Monroe (James Nesbitt) - First episode reviewed
Review by Jack Foley
IT’S hard not to view new ITV drama Monroe as the British House – damn near impossible in fact.
But as British television increasingly looks to try and start emulating the success of its American counterparts, some comparisons are inevitable. And on the evidence of Thursday (March 10, 2011)‘s opener very welcome too.
Monroe is a slickly written medical drama built around an enigmatic central protagonist that has all the sharpness of a surgeon’s scalpel.
It’s hardly groundbreaking but it is well done and, for that matter, similar also in nature to Grey’s Anatomy and Nurse Jackie in its depiction of egotistical central characters who struggle to balance personal lives with career demands.
In the case of James Nesbitt’s central character, however, the work-life balance is compromised because he appears to care too much about his patients.
Rather than being hands-off, borderline cruel or wholly superior to those he operates upon, Monroe is at pains to make them feel comfortable. He builds music playlists to put them at ease in his operating room, while counselling them before and after the procedure – even giving them (and us) insights into his personal life.
In that sense, the differences here are refreshing and give Monroe the hook upon which to hang our interest.
And yet he’s also deeply flawed as all good life-savers are. His son has left for university and his wife has just plain left (a late bombshell delivered towards the end of the episode to heighten the emotional content).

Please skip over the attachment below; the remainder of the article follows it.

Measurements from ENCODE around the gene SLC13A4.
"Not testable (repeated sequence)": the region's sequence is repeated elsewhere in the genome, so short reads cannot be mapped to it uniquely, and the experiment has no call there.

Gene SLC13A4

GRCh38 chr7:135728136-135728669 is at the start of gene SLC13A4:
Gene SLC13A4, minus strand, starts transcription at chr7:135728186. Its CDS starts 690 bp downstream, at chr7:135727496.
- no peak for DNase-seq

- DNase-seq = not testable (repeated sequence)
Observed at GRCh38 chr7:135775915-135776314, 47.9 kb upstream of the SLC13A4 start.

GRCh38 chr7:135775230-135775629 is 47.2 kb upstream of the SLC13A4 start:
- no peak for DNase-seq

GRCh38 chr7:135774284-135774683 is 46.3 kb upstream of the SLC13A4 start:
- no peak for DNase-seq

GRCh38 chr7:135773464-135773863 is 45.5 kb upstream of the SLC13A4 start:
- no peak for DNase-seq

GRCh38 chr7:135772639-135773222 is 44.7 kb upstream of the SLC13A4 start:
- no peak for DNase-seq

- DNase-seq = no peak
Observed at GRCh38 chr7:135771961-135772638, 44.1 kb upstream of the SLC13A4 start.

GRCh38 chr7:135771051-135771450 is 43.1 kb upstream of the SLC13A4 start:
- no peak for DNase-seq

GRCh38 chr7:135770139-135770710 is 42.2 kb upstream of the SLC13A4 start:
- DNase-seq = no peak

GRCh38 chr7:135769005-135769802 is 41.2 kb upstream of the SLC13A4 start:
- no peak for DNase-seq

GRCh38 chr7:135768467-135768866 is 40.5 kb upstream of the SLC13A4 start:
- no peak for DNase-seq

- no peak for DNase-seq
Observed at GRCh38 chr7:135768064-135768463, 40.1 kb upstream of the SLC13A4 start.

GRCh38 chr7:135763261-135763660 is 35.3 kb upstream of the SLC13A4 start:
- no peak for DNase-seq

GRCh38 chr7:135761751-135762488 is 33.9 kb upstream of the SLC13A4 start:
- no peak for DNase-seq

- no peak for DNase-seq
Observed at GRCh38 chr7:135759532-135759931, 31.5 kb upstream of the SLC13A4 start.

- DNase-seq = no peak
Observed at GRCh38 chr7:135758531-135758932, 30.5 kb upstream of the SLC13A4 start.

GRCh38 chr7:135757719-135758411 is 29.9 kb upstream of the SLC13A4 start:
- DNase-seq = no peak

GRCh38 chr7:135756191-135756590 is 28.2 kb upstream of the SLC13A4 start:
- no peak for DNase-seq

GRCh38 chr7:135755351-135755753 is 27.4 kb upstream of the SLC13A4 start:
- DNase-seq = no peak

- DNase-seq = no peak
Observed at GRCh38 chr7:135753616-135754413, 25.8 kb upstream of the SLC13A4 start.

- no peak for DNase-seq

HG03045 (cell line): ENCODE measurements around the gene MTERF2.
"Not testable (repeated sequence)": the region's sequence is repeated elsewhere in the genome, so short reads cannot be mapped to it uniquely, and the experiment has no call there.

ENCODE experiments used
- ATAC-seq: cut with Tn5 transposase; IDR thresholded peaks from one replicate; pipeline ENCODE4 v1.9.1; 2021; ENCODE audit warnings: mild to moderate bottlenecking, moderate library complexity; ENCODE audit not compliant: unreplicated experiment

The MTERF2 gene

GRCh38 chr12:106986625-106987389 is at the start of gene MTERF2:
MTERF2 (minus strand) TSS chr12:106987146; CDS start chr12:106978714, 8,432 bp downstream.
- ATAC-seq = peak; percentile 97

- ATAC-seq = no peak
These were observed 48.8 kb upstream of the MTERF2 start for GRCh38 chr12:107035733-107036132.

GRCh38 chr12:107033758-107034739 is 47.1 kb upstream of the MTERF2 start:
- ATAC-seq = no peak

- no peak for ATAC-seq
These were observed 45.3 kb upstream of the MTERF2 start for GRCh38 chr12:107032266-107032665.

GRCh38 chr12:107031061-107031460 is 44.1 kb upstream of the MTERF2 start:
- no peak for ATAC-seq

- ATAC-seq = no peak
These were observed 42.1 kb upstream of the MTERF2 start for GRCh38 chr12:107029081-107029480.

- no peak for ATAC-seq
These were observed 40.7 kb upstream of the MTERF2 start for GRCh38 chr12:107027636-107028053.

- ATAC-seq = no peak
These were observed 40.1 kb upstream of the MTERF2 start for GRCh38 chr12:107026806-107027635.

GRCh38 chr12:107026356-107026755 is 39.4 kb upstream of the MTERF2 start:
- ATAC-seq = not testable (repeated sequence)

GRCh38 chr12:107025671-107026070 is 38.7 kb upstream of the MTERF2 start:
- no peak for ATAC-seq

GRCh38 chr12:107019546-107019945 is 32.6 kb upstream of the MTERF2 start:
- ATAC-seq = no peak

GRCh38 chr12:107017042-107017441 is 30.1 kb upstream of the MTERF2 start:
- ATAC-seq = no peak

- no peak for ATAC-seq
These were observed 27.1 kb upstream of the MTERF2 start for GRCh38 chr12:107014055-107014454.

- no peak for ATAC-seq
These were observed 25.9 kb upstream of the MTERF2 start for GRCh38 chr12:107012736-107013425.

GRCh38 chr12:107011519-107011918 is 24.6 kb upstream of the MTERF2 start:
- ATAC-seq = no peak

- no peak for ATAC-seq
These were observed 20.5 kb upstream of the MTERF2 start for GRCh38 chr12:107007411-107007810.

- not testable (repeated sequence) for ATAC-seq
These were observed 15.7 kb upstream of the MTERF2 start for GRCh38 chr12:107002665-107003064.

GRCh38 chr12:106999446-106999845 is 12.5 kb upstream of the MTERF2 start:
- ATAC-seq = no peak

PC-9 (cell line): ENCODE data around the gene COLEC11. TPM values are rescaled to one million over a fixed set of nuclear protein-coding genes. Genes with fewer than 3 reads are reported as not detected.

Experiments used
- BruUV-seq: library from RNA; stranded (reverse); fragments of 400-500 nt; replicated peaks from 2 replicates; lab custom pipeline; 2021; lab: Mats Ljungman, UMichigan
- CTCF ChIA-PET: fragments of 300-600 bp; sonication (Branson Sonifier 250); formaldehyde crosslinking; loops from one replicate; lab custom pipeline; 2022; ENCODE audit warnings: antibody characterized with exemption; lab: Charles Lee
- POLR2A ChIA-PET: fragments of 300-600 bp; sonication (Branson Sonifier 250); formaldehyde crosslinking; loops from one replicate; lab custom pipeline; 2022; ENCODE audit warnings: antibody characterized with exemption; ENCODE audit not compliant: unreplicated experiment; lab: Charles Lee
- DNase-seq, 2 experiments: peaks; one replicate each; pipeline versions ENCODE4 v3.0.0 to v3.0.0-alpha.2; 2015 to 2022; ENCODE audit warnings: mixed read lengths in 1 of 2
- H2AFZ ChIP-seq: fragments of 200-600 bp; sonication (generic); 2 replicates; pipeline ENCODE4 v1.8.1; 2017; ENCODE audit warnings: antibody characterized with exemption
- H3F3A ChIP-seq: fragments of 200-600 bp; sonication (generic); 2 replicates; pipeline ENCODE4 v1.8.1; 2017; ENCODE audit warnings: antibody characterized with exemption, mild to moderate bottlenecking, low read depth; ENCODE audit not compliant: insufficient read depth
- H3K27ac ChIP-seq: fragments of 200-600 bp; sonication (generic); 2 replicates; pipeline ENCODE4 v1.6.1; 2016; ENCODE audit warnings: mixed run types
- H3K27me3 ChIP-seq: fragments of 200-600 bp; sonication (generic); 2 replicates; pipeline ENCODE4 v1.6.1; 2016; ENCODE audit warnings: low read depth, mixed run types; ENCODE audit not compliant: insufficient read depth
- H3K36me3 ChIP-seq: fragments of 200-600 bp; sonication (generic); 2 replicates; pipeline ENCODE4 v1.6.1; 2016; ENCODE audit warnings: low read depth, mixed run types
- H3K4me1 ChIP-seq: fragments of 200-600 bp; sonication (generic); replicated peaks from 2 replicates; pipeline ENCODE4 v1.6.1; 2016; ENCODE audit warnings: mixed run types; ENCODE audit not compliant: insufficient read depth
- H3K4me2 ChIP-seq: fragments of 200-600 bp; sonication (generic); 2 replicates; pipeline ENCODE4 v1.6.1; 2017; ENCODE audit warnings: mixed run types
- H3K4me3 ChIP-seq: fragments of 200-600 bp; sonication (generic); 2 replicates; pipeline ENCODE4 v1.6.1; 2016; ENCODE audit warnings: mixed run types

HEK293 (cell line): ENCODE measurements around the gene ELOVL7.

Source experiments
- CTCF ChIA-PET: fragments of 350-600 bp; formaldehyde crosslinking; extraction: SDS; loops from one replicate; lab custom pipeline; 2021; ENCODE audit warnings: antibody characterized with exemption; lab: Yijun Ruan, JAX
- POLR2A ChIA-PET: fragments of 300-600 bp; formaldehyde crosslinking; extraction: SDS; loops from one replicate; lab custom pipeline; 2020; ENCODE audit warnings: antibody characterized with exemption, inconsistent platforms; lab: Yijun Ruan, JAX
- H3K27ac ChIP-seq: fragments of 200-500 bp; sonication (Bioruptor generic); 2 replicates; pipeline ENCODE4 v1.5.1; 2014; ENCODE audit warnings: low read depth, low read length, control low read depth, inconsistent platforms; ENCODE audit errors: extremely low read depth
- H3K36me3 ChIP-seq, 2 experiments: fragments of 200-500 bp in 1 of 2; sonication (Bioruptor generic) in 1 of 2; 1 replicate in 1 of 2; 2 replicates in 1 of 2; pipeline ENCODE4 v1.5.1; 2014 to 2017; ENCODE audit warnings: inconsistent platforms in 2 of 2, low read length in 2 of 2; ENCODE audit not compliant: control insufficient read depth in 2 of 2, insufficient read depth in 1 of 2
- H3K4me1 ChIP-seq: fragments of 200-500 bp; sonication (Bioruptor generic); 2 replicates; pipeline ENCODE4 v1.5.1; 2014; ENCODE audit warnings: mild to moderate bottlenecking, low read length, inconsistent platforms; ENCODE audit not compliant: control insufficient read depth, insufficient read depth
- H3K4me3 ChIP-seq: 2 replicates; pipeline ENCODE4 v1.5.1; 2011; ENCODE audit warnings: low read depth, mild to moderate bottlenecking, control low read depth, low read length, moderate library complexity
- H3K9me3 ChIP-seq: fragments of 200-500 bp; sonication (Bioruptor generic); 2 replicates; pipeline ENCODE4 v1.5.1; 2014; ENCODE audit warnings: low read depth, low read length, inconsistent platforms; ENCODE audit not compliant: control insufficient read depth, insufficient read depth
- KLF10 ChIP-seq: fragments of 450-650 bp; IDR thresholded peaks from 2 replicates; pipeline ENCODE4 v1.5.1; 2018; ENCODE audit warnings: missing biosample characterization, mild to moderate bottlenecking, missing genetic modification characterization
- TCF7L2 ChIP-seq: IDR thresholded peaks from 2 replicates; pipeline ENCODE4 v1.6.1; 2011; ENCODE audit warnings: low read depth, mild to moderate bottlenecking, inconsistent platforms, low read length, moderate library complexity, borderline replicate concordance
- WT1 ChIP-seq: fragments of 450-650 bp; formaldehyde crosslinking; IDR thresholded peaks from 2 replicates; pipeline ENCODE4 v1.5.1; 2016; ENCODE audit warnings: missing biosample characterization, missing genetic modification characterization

He has had an affair, he has lost a child to a tumour in the operating theatre and he likes to torment and play with lower-level colleagues while goading his peers. He’s a risk-taker whose medical brilliance allows him to get away with flouting the occasional rule. All genre stereotypes, for sure, but convincingly sold by Peter Bowker’s witty script.
Nesbitt, too, has the mix of charisma and insecurity to pull it off, balancing bravado and brash self confidence with a darker, more melancholy side that should be interesting to expose more of.
He may be Hugh Laurie-light in the gruff stakes, and doesn’t quite exude the free-flowing sexual energy of George Clooney’s Doug Ross (despite several gestures of homage), but he has a likeability about him that makes for an arresting screen presence – and is strong enough to repay the trust placed in him to anchor the series.
Support, thus far, is interesting – whether from Sarah Parish’s fellow surgeon (who specialises in the heart rather than the brain) or Tom Riley’s anesthesiologist (probably filling the Robert Sean Leonard role from House), or even Susan Lynch as Monroe’s put-upon wife.
Sarah Smart was also good value as the patient of the week, even though Shaun Evans was one of the few people short-changed by the script as her boyfriend – someone who professed his undying love on several early occasions, only to walk out once the going got tough, and then accept a flimsy lie he knew would be exposed upon his return.
But then Monroe‘s first episode wasn’t all perfect. Some of the camera angles and flashy techniques threatened to detract from the main drama and felt like an obvious (but backfired) attempt to inject the slickness inherent in the US shows it seeks to emulate, while there were also occasions when everyone was caught acting.
The moral and ethical grey zones in which the likes of House and Nurse Jackie operate, and which make them so riveting, are less pronounced here, too, placing question marks over Monroe‘s long-term ability to hold our attention.
But as a first taster in a short series of six Monroe did more than enough to grab our interest and make the prospect of seeing how Nesbitt and co continue to operate one worth tuning in to see.
Monroe is on ITV1 on Thursday nights from 9pm.